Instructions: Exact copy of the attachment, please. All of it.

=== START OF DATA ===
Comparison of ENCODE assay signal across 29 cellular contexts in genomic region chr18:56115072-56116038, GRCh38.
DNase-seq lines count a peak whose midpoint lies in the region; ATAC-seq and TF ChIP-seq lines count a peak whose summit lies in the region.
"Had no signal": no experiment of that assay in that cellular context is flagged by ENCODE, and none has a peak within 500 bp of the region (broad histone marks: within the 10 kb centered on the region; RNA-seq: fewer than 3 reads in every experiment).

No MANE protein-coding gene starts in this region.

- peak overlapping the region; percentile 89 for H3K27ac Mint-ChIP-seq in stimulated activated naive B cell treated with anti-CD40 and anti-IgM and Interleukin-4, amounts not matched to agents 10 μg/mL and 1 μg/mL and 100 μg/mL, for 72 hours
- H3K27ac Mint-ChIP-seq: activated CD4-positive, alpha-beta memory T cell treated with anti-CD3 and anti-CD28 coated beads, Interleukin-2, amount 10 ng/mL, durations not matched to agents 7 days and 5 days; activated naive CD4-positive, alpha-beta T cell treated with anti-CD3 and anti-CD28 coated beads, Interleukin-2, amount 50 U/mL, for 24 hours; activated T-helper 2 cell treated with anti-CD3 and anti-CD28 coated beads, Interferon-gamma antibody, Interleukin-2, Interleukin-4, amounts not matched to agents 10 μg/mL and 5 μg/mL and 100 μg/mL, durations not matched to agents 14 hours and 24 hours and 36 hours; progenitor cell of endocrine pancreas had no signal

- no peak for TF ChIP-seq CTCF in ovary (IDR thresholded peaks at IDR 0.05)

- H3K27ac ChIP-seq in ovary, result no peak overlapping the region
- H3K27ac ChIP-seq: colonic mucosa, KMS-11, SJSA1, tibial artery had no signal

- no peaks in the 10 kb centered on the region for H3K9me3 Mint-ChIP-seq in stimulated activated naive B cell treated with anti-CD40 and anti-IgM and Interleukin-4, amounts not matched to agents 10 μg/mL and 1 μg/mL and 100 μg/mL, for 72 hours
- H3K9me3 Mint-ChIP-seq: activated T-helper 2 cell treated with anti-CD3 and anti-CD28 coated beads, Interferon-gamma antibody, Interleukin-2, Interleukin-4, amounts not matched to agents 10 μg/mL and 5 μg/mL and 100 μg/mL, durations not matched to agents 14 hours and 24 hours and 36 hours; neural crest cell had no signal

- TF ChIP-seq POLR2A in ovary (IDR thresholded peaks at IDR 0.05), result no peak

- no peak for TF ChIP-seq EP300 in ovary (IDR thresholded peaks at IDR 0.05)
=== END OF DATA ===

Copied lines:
Comparison of ENCODE assay signal across 29 cellular contexts in genomic region chr18:56115072-56116038, GRCh38.
DNase-seq lines count a peak whose midpoint lies in the region; ATAC-seq and TF ChIP-seq lines count a peak whose summit lies in the region.
"Had no signal": no experiment of that assay in that cellular context is flagged by ENCODE, and none has a peak within 500 bp of the region (broad histone marks: within the 10 kb centered on the region; RNA-seq: fewer than 3 reads in every experiment).

No MANE protein-coding gene starts in this region.

- peak overlapping the region; percentile 89 for H3K27ac Mint-ChIP-seq in stimulated activated naive B cell treated with anti-CD40 and anti-IgM and Interleukin-4, amounts not matched to agents 10 μg/mL and 1 μg/mL and 100 μg/mL, for 72 hours
- H3K27ac Mint-ChIP-seq: activated CD4-positive, alpha-beta memory T cell treated with anti-CD3 and anti-CD28 coated beads, Interleukin-2, amount 10 ng/mL, durations not matched to agents 7 days and 5 days; activated naive CD4-positive, alpha-beta T cell treated with anti-CD3 and anti-CD28 coated beads, Interleukin-2, amount 50 U/mL, for 24 hours; activated T-helper 2 cell treated with anti-CD3 and anti-CD28 coated beads, Interferon-gamma antibody, Interleukin-2, Interleukin-4, amounts not matched to agents 10 μg/mL and 5 μg/mL and 100 μg/mL, durations not matched to agents 14 hours and 24 hours and 36 hours; progenitor cell of endocrine pancreas had no signal

- no peak for TF ChIP-seq CTCF in ovary (IDR thresholded peaks at IDR 0.05)

- H3K27ac ChIP-seq in ovary, result no peak overlapping the region
- H3K27ac ChIP-seq: colonic mucosa, KMS-11, SJSA1, tibial artery had no signal

- no peaks in the 10 kb centered on the region for H3K9me3 Mint-ChIP-seq in stimulated activated naive B cell treated with anti-CD40 and anti-IgM and Interleukin-4, amounts not matched to agents 10 μg/mL and 1 μg/mL and 100 μg/mL, for 72 hours
- H3K9me3 Mint-ChIP-seq: activated T-helper 2 cell treated with anti-CD3 and anti-CD28 coated beads, Interferon-gamma antibody, Interleukin-2, Interleukin-4, amounts not matched to agents 10 μg/mL and 5 μg/mL and 100 μg/mL, durations not matched to agents 14 hours and 24 hours and 36 hours; neural crest cell had no signal

- TF ChIP-seq POLR2A in ovary (IDR thresholded peaks at IDR 0.05), result no peak

- no peak for TF ChIP-seq EP300 in ovary (IDR thresholded peaks at IDR 0.05)